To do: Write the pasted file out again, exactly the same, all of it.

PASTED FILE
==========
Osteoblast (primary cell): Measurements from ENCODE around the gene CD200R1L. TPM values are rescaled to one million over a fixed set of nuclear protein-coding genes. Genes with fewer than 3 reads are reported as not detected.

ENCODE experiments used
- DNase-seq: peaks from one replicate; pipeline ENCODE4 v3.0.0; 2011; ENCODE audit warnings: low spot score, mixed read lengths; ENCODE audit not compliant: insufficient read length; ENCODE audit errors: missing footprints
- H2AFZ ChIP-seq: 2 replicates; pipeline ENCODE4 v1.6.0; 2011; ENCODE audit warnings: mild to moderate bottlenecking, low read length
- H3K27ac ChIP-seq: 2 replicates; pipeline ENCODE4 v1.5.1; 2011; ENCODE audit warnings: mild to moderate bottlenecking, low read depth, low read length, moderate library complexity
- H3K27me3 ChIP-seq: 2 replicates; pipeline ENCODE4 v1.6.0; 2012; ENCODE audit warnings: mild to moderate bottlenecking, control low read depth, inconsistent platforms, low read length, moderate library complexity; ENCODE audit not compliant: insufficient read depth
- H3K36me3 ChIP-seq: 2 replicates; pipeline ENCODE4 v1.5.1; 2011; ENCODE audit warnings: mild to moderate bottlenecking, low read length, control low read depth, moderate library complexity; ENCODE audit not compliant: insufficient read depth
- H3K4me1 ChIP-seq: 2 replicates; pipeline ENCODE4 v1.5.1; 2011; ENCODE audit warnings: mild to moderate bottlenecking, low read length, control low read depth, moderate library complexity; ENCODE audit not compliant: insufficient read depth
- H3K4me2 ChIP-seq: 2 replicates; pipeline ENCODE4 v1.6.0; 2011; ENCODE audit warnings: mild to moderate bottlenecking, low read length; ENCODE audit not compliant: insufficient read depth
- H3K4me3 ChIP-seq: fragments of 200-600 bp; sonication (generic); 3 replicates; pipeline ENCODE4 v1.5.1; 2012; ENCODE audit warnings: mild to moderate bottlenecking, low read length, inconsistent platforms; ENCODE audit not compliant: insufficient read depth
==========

Osteoblast (primary cell): Measurements from ENCODE around the gene CD200R1L. TPM values are rescaled to one million over a fixed set of nuclear protein-coding genes. Genes with fewer than 3 reads are reported as not detected.

ENCODE experiments used
- DNase-seq: peaks from one replicate; pipeline ENCODE4 v3.0.0; 2011; ENCODE audit warnings: low spot score, mixed read lengths; ENCODE audit not compliant: insufficient read length; ENCODE audit errors: missing footprints
- H2AFZ ChIP-seq: 2 replicates; pipeline ENCODE4 v1.6.0; 2011; ENCODE audit warnings: mild to moderate bottlenecking, low read length
- H3K27ac ChIP-seq: 2 replicates; pipeline ENCODE4 v1.5.1; 2011; ENCODE audit warnings: mild to moderate bottlenecking, low read depth, low read length, moderate library complexity
- H3K27me3 ChIP-seq: 2 replicates; pipeline ENCODE4 v1.6.0; 2012; ENCODE audit warnings: mild to moderate bottlenecking, control low read depth, inconsistent platforms, low read length, moderate library complexity; ENCODE audit not compliant: insufficient read depth
- H3K36me3 ChIP-seq: 2 replicates; pipeline ENCODE4 v1.5.1; 2011; ENCODE audit warnings: mild to moderate bottlenecking, low read length, control low read depth, moderate library complexity; ENCODE audit not compliant: insufficient read depth
- H3K4me1 ChIP-seq: 2 replicates; pipeline ENCODE4 v1.5.1; 2011; ENCODE audit warnings: mild to moderate bottlenecking, low read length, control low read depth, moderate library complexity; ENCODE audit not compliant: insufficient read depth
- H3K4me2 ChIP-seq: 2 replicates; pipeline ENCODE4 v1.6.0; 2011; ENCODE audit warnings: mild to moderate bottlenecking, low read length; ENCODE audit not compliant: insufficient read depth
- H3K4me3 ChIP-seq: fragments of 200-600 bp; sonication (generic); 3 replicates; pipeline ENCODE4 v1.5.1; 2012; ENCODE audit warnings: mild to moderate bottlenecking, low read length, inconsistent platforms; ENCODE audit not compliant: insufficient read depth